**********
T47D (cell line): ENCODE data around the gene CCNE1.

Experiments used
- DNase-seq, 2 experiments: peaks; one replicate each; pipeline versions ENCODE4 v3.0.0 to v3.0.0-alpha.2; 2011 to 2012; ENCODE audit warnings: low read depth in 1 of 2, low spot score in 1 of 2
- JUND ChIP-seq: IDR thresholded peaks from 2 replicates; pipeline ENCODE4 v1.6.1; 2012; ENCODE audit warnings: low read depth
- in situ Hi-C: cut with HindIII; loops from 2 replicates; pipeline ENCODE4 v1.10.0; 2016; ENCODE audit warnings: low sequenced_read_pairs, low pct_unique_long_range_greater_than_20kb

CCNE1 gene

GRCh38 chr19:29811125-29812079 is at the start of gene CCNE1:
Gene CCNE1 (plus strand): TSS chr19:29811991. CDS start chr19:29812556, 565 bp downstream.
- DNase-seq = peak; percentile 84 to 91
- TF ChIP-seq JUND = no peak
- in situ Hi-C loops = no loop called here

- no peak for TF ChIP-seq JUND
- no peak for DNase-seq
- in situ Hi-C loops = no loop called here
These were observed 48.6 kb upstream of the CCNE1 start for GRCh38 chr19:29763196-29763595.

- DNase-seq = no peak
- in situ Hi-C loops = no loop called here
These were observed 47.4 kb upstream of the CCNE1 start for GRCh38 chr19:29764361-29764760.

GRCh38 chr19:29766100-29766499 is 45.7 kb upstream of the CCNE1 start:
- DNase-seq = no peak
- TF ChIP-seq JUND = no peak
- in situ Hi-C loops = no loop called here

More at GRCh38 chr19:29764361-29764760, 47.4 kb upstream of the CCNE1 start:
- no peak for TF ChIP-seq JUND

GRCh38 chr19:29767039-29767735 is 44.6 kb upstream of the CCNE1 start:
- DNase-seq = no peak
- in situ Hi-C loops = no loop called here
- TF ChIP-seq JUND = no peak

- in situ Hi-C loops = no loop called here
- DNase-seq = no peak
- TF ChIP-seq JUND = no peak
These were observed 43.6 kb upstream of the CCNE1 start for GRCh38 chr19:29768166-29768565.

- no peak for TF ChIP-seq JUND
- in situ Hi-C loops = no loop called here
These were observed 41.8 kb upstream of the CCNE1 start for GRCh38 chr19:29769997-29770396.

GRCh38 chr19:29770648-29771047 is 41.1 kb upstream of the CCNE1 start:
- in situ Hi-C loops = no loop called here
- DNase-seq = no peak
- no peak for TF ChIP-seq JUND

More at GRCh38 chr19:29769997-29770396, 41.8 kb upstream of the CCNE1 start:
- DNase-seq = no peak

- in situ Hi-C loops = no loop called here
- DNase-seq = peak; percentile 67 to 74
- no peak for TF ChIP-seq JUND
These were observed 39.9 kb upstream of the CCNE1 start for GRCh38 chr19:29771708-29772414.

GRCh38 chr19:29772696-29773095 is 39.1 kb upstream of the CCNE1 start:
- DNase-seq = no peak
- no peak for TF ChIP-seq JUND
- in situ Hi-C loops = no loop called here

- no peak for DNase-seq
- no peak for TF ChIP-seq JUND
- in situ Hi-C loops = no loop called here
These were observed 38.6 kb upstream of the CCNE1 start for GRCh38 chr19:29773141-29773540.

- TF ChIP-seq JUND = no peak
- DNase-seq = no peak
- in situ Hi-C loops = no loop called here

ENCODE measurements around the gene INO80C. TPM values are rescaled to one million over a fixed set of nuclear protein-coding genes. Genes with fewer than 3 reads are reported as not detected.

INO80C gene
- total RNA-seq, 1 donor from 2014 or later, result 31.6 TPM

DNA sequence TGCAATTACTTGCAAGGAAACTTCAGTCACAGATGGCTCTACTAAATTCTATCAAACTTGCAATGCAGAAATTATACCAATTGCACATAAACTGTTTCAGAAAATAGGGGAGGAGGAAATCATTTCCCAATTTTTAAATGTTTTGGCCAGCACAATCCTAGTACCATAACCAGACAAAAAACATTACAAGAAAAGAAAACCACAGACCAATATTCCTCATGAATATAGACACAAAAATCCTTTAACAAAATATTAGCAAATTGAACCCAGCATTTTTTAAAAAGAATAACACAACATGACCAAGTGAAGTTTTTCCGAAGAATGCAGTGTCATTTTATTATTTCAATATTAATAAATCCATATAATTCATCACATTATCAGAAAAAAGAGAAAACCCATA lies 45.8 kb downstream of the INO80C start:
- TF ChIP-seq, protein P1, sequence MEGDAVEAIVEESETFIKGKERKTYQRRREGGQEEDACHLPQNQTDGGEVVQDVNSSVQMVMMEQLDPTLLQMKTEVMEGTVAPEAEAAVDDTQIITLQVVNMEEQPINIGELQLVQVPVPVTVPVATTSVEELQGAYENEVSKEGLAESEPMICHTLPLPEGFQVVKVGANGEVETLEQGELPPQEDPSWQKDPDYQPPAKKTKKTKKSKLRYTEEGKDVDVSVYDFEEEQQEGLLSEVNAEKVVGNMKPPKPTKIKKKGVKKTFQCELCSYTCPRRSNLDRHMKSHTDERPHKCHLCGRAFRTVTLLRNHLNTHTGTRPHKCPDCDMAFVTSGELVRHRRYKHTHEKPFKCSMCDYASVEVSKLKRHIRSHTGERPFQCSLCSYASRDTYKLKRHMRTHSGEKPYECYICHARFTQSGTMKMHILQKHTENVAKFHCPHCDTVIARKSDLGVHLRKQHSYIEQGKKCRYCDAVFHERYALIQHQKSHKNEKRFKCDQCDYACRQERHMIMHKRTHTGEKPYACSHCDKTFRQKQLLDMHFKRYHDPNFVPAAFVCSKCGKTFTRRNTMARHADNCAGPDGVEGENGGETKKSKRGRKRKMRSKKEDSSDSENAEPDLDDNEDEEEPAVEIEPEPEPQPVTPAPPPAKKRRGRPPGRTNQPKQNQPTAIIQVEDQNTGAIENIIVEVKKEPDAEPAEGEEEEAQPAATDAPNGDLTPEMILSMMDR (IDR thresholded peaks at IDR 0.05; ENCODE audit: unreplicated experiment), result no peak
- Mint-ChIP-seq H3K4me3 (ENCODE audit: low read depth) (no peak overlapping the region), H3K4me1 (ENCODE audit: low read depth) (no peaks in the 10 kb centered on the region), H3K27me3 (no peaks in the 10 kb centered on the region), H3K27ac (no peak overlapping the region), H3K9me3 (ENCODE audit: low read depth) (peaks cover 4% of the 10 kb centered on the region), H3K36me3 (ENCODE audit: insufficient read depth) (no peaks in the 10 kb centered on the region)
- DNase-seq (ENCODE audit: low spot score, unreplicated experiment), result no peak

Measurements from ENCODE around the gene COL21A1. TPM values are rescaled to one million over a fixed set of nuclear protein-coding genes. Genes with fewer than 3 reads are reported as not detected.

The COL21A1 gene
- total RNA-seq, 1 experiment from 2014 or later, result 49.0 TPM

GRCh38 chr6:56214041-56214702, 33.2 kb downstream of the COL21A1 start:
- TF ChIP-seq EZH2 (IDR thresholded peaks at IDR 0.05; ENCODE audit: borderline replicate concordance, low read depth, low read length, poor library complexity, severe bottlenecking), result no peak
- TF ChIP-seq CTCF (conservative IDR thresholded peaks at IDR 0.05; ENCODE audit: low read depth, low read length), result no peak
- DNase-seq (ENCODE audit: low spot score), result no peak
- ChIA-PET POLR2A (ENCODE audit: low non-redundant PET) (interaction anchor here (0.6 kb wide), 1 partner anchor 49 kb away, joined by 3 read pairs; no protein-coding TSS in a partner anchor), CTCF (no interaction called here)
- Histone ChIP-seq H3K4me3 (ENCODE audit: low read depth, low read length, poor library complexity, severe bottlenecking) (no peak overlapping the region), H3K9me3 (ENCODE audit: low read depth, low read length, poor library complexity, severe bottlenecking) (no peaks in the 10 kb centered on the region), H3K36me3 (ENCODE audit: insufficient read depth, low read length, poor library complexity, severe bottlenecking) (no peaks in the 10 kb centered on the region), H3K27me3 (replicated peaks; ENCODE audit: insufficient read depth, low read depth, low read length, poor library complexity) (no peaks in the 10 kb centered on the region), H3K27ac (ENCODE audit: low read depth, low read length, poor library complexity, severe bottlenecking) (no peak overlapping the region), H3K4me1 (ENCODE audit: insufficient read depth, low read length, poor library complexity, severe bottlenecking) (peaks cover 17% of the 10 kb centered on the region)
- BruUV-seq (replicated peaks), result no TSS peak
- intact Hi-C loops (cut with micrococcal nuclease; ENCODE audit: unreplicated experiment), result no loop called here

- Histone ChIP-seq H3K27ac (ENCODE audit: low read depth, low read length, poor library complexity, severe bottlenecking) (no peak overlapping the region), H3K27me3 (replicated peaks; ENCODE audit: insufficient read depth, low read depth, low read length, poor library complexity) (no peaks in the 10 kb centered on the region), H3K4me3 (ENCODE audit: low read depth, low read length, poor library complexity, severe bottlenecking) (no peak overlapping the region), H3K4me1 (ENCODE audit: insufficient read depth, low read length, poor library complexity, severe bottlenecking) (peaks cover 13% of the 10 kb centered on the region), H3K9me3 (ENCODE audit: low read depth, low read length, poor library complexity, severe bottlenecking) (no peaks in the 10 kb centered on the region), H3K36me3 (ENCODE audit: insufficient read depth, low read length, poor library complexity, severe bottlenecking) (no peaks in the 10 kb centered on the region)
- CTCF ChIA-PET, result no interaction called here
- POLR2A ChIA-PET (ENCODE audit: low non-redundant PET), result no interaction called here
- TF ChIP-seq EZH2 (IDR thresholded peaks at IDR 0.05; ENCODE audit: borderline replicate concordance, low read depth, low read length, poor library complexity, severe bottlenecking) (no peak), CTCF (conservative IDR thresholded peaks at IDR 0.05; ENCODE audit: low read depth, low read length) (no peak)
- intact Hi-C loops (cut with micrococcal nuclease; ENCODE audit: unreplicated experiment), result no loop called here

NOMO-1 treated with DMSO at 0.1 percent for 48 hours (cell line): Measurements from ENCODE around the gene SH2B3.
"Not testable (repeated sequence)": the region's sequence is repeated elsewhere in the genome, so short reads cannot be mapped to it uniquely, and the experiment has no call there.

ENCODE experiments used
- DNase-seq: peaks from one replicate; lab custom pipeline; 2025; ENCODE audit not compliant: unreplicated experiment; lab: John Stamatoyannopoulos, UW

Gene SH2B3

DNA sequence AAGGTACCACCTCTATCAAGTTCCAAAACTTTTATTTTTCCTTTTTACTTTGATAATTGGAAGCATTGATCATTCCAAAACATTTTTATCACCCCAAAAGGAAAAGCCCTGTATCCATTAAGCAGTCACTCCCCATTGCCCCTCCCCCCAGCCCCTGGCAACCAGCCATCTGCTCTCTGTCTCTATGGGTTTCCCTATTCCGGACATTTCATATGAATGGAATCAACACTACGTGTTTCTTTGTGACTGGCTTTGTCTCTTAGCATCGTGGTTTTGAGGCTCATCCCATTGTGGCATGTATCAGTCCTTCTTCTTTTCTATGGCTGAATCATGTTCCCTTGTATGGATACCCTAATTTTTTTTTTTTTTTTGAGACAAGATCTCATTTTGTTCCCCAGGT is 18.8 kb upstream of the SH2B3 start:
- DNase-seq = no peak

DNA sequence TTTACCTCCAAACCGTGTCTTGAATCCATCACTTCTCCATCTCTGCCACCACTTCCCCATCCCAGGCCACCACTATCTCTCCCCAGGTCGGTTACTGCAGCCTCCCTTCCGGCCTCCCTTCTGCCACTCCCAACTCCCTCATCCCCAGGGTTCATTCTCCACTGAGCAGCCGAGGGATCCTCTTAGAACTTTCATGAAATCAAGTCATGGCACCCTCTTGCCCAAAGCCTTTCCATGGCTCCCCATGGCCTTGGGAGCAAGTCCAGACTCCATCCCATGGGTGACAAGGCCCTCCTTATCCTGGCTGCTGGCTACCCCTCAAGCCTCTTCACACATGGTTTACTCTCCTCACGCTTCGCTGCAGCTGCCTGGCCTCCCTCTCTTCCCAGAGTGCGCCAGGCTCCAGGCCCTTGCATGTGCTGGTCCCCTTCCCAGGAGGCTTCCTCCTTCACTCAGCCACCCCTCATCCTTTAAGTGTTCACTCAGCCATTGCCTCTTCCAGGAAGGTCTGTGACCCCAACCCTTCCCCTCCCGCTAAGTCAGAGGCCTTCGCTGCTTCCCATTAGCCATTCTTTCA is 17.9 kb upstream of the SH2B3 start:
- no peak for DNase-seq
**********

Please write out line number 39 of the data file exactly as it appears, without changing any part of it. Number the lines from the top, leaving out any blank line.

- no peak for TF ChIP-seq JUND